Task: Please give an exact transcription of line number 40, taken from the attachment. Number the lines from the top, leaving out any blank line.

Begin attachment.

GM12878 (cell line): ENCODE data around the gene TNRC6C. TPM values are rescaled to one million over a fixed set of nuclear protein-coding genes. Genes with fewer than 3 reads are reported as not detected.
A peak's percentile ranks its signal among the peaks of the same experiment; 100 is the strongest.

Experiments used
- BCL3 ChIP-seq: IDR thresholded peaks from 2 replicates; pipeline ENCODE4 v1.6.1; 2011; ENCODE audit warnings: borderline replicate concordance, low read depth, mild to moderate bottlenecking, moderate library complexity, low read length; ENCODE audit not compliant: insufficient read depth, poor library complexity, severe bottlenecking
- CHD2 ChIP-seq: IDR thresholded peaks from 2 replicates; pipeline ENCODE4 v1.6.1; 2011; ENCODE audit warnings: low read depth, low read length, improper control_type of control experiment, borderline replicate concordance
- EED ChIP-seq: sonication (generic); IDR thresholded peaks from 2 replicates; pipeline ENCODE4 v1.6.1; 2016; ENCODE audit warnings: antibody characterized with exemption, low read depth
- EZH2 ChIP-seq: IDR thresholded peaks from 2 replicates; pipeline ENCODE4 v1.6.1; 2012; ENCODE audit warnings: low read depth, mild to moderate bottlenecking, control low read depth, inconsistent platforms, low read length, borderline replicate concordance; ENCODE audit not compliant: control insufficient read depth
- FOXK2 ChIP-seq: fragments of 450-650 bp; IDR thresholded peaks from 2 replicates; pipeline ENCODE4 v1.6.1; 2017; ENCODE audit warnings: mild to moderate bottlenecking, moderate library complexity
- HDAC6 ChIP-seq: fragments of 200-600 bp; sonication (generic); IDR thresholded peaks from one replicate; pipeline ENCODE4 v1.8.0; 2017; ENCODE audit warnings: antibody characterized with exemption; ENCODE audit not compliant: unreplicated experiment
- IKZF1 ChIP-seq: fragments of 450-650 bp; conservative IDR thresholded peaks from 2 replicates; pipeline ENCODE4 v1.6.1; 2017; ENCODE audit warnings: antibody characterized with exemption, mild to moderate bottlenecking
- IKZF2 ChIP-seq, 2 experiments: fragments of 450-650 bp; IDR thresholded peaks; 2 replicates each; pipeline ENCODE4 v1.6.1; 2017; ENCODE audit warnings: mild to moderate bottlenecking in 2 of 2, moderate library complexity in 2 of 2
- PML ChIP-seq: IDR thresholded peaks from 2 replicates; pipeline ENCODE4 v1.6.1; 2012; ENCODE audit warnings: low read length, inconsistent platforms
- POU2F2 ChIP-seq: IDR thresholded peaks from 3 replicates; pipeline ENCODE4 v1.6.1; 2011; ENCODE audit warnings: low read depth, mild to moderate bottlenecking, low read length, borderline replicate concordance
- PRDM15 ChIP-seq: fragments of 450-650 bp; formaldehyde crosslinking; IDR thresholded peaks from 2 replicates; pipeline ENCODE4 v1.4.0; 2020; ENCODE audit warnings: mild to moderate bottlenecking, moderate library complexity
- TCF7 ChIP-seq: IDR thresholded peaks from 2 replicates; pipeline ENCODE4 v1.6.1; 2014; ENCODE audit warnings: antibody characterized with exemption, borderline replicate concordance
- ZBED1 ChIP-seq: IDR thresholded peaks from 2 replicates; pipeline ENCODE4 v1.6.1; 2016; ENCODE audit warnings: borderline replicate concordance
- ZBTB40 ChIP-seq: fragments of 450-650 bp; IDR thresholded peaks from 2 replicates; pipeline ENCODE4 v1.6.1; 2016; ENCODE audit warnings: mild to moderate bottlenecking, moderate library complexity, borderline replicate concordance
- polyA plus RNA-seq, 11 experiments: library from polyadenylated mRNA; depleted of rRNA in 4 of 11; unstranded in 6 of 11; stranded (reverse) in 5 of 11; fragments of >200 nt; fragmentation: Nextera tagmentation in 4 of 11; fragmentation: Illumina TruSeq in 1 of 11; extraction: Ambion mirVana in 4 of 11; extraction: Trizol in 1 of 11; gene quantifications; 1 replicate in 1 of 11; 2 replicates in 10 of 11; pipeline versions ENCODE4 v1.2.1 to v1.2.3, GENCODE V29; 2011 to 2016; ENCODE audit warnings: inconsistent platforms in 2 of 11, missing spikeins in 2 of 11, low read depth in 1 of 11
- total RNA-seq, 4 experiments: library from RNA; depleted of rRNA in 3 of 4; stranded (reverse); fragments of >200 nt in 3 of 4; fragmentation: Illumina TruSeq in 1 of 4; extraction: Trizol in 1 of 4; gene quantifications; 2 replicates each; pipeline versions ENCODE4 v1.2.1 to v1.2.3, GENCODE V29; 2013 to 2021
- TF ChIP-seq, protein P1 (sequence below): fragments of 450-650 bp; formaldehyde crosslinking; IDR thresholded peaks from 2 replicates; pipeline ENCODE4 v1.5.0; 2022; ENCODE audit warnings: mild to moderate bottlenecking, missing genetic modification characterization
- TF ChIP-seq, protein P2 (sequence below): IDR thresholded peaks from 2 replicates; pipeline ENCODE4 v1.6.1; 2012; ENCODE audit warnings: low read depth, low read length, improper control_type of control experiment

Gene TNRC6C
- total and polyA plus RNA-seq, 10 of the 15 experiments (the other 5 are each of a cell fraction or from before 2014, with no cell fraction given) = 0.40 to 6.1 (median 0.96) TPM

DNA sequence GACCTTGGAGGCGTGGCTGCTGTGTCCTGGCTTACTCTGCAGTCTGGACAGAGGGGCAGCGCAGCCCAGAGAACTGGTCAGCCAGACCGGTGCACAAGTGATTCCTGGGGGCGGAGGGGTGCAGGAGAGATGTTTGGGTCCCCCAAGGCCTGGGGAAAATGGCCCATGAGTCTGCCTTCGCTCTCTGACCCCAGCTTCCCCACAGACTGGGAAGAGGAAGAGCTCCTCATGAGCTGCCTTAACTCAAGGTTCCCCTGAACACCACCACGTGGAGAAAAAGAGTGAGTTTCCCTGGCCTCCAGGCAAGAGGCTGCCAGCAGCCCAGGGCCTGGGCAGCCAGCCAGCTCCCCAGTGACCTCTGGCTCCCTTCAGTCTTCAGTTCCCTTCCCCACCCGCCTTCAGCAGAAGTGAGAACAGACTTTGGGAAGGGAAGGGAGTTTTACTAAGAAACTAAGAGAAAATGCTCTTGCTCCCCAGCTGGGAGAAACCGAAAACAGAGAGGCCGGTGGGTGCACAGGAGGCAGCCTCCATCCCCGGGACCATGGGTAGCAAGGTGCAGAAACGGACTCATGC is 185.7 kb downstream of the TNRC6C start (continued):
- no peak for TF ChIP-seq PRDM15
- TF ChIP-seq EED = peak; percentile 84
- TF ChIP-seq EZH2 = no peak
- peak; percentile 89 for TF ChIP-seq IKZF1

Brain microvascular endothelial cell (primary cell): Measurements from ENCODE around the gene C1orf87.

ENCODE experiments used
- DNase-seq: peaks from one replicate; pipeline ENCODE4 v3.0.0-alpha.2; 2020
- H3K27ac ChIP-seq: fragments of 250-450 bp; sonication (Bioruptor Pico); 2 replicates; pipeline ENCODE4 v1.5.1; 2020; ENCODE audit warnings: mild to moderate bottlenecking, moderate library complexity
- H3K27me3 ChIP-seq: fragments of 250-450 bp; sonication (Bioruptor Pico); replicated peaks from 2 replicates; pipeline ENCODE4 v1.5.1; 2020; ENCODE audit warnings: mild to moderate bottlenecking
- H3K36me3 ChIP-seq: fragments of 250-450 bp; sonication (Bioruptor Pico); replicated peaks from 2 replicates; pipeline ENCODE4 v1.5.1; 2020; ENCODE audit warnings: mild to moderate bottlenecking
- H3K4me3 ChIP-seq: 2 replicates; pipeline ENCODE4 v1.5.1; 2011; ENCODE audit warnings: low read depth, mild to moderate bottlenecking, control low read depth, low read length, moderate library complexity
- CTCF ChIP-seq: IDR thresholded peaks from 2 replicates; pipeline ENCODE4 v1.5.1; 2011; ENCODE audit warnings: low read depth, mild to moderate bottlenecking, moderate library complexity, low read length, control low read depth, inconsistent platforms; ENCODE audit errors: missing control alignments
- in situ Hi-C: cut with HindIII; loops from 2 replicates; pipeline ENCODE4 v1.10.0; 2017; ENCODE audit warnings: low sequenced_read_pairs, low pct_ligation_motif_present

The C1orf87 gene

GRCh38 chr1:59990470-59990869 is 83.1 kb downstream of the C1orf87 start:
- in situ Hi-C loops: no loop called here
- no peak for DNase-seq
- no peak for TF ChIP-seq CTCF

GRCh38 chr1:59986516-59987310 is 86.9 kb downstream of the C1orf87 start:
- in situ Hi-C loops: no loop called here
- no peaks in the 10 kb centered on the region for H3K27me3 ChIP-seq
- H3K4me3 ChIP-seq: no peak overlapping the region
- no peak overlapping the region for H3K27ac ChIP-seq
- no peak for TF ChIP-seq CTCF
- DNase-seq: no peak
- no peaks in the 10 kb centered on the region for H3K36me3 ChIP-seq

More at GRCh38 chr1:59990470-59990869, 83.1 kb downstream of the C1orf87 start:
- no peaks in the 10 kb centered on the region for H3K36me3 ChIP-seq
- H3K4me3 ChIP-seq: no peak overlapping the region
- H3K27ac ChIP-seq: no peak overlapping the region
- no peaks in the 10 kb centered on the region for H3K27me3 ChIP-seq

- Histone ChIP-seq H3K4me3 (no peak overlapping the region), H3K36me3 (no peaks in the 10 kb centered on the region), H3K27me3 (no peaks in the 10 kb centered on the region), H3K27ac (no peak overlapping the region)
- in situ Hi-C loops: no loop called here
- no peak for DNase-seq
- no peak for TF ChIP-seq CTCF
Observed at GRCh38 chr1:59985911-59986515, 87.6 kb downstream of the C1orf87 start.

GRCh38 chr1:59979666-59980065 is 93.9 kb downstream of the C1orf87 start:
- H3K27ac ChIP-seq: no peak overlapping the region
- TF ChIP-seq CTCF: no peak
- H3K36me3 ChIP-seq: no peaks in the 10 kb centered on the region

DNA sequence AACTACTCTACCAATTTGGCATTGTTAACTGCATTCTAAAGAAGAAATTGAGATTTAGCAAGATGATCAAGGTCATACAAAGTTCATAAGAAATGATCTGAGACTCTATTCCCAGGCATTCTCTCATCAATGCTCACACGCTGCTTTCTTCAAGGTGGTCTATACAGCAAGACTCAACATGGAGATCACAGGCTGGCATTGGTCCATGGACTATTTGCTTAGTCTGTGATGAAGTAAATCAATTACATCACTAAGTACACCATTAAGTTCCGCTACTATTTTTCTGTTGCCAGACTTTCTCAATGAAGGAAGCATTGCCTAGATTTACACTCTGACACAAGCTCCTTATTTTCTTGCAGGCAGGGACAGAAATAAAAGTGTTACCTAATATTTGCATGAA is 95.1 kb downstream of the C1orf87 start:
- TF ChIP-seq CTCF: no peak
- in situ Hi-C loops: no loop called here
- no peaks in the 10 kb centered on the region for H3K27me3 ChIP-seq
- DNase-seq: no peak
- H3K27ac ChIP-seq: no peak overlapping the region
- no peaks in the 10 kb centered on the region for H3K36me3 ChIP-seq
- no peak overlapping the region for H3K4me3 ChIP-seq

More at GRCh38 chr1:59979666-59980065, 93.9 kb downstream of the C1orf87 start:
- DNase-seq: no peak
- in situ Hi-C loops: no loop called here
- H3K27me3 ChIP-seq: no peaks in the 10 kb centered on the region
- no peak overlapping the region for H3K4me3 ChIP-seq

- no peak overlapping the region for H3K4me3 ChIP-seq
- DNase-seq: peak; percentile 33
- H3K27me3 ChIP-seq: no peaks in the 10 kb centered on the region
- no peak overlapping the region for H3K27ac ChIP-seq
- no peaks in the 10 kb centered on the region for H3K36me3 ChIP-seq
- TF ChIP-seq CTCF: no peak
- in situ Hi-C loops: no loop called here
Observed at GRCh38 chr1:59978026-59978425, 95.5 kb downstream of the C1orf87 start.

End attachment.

- in situ Hi-C loops: no loop called here